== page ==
Presentation: It Does Make a Difference

I was reading the critique of a local restaurant the other day in my local paper. The critic was talking about the food, the prices, the décor and what made it unique. When evaluating the entrées there was a specific mention of the “Presentation” of the meal itself.

Being curious I looked up presentation in food evaluation. The description I found was that “Presentation is the art of modifying, processing, arranging, or decorating food to enhance its aesthetic appeal.”

The definition brought me back to an experience I had several years ago while living in Memphis, Tennessee. I had the opportunity to be a part of a team that was cooking in the world famous “Memphis in May” Barbecue contest. During the competition I learned just how important “presentation” was involved in the over-all scoring of the team. I was surprised to learn that if any of the sauce itself dripped onto the plate it was a DQ for the dish. There have also been times when I have watched one of those Chef Shows on cable TV and again the presentation of the food carried a very high value in the evaluation process.

You are probably wondering what does this have to do with dog shows?

Just look at the definition “The art of modifying, processing, and arranging to enhance its aesthetic appeal.” Is this not what we all do when showing our dogs.

Just like food we start with the main ingredient our dogs. Then through a variety of ways we work toward presenting that dog in the best possible way to appeal to the judge.

The first part comes through raising happy, healthy, sound animals with good temperaments. Hopefully we follow that up with training, and conditioning building strong muscles and a very good basic physical specimen.

Once our exhibit has the basics solved, we move on to the other phases. Enhancing virtues and minimizing faults in the eyes of the judge. So, I guess you could say we only want the judge to see the good parts and hope we can fool them from seeing the not so good parts. This can and is done in many ways.

Let’s start with a coated breed. Coated breeds can offer you blessings as well as difficulties in the presentation phase. If you are blessed with a dog with enough coat in quantity and texture you may have hit the jackpot. Coat can be used to create many illusions to the judge that fails to search the coat to see what is under it. Some examples would be a dog that when standing naturally is east and west in front or maybe cow-hocked in the rear. A skillful groomer can use scissors and other techniques to make it appear that when the dog is stopped and standing naturally, he appears to be truly perfect. Hopefully a skilled judge feels through the coat to find the faults or is good enough to pay attention to the pads of the feet to pick it up while the dog is in motion. Likewise, an animal lacking in neck can be enhanced through stripping out coat or even clipping it at the withers and having the neck hair lay over it to make it appear much longer than it is. Toplines can be altered through numerous approaches to make them appear not what they really are so the judge must use his hands and his eyes to get a true evaluation. Even though the coated breeds are often a lot of work a skilled person knows how to use that coat to their advantage.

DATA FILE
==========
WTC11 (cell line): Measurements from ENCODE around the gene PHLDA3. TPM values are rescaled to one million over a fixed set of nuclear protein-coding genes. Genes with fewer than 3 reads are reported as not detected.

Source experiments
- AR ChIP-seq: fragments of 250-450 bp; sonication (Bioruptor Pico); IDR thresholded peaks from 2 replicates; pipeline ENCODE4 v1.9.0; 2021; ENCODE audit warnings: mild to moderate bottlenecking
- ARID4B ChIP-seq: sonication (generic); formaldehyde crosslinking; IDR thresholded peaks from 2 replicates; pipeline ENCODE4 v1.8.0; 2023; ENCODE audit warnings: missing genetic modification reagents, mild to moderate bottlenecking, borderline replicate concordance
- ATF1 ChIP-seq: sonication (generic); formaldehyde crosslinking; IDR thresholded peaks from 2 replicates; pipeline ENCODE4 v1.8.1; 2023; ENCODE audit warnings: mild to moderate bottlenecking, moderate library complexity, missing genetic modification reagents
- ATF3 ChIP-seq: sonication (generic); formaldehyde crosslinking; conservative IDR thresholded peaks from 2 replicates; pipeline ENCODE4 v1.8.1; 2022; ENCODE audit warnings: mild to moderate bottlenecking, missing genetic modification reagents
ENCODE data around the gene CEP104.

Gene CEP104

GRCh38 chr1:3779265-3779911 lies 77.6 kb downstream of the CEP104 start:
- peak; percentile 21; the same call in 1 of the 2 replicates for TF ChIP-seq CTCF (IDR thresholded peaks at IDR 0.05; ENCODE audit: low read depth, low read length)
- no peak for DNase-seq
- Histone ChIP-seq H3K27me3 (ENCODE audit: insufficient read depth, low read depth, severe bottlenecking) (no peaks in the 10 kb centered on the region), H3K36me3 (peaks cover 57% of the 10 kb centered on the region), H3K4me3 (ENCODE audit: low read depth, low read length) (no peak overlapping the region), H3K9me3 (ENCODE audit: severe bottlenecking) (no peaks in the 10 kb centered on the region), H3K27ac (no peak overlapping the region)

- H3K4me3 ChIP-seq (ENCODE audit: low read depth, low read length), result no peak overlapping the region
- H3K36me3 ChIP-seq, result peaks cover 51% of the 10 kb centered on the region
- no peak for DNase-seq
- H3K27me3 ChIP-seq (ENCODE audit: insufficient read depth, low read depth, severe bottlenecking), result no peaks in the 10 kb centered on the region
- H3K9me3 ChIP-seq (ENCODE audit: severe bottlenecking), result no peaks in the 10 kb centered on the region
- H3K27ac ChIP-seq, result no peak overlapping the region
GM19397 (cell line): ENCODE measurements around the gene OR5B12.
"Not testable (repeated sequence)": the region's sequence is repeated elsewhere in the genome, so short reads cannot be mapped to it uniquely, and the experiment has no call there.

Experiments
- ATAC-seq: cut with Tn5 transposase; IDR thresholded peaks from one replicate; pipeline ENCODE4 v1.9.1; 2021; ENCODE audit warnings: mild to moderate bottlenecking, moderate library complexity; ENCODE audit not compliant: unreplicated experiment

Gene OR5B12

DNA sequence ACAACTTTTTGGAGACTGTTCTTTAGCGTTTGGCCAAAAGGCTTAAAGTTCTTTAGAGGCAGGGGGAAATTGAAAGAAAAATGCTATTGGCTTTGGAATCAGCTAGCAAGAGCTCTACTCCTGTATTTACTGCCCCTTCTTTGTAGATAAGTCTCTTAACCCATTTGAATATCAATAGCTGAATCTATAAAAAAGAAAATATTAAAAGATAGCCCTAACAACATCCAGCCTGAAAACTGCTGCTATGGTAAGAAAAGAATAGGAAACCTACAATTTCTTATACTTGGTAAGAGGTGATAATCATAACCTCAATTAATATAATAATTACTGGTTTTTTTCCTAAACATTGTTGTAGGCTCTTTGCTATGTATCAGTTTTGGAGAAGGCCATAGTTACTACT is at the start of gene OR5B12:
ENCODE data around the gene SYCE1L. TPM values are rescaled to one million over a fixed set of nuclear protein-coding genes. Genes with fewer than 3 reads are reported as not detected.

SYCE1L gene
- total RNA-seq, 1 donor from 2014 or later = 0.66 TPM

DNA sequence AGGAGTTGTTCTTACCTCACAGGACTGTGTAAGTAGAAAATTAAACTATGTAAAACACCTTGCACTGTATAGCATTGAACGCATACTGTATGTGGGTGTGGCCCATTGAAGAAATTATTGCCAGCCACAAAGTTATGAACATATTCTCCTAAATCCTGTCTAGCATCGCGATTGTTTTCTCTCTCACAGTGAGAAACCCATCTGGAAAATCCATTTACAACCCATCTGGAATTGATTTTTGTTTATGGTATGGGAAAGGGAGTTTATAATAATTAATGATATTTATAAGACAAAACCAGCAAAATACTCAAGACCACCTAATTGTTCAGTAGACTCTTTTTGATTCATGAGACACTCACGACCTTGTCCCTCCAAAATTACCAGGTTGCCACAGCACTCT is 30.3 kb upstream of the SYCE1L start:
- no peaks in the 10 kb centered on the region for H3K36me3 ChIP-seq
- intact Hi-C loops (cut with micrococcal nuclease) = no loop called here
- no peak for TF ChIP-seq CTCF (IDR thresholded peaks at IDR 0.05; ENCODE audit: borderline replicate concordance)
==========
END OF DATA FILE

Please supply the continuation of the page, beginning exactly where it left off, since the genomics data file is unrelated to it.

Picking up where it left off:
Keeping the nails trimmed properly is another important part of the puzzle. There are times when the nails are so long you can hear them clicking on the mats on the down and back and in some cases this can lead to making the feet themselves look very bad.

Many people use special shampoos, chalk, hair dye and other substances to alter or enhance the animal under their care. The secret to this is being sure it’s done correctly and does not come off onto the hands of the judge or leave white spots on the mats or even a big puff of smoke when the dog shakes out inside the ring. Foreign substance found in the coat gives the judge the right to immediately excuse the dog from the ring. All judges will tell you two things they hate are dirty dogs and dogs that when they are examining them have a bunch of gunk in the coat that comes off in their hands.

If you have a smooth coated animal, you don’t have as many opportunities, but you can still do things to be sure you know what you need to do to make your dog look its best. Start by being sure you are stacking your dog properly to present a picture to the judge of the balance and type of your dog. How you hold the head, and the tail, being sure the front is set properly under the dog and the rear is not over stretched or under stretched make a difference in what appears to the judge. Also being sure the topline is being shown properly for that breed is equally important.

Everyone needs to learn how to properly show the bite and should make sure the dogs’ teeth are clean and look white and healthy. When practicing showing the bite remember your showing it to the judge not looking at it yourself so don’t block their view with your head.

Assuming you have done all the correct things regarding health, coat care, and proper set up the most critical part of the equation is next.

How should I move my dog?

Obviously, all dogs have some type of movement described in their individual standard. Learning the different gaits and how to recognize and understand them